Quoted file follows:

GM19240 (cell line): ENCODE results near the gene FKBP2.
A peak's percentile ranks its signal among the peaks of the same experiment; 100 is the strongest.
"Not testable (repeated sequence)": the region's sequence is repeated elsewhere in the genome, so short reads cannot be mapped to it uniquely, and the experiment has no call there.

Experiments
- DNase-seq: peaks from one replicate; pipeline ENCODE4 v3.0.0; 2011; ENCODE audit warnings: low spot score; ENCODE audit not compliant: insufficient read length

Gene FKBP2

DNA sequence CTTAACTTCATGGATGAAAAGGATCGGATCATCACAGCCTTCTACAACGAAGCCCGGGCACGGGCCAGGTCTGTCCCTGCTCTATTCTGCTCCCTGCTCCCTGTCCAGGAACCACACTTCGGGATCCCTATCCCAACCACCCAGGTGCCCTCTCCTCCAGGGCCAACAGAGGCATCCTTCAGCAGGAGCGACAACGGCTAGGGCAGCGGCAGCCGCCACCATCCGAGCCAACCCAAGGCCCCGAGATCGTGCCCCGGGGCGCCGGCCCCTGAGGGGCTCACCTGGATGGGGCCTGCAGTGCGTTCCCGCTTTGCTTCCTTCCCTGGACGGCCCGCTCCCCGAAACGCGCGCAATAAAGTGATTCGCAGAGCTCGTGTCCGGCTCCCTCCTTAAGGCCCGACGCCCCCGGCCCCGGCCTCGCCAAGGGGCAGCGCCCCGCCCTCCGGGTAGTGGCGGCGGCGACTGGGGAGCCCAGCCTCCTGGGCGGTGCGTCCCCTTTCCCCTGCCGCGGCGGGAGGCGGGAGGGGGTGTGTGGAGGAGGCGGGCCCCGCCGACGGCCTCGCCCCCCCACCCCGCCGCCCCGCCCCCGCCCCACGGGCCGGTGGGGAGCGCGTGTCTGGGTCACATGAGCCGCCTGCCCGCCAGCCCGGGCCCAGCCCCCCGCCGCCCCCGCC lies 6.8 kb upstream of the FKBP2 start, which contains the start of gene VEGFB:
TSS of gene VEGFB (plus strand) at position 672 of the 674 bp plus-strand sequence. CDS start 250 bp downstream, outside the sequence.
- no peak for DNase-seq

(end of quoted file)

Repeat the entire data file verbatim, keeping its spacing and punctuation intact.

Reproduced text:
GM19240 (cell line): ENCODE results near the gene FKBP2.
A peak's percentile ranks its signal among the peaks of the same experiment; 100 is the strongest.
"Not testable (repeated sequence)": the region's sequence is repeated elsewhere in the genome, so short reads cannot be mapped to it uniquely, and the experiment has no call there.

Experiments
- DNase-seq: peaks from one replicate; pipeline ENCODE4 v3.0.0; 2011; ENCODE audit warnings: low spot score; ENCODE audit not compliant: insufficient read length

Gene FKBP2

DNA sequence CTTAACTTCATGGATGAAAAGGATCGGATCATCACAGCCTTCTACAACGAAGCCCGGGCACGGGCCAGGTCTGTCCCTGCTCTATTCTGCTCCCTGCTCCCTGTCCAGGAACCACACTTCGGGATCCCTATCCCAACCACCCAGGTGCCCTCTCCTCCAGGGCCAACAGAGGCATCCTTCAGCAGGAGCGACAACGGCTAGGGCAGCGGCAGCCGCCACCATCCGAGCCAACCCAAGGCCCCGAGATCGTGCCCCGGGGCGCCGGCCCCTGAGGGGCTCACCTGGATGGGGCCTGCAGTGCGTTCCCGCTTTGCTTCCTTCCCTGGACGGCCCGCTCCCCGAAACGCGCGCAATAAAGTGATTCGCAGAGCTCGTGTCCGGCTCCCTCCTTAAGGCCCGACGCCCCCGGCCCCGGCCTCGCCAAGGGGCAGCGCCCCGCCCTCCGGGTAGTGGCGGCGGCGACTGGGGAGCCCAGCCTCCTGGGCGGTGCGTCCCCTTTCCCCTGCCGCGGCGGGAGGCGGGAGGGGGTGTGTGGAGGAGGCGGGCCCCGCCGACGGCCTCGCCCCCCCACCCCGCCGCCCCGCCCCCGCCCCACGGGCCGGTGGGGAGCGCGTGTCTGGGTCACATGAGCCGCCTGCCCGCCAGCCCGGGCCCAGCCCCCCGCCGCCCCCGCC lies 6.8 kb upstream of the FKBP2 start, which contains the start of gene VEGFB:
TSS of gene VEGFB (plus strand) at position 672 of the 674 bp plus-strand sequence. CDS start 250 bp downstream, outside the sequence.
- no peak for DNase-seq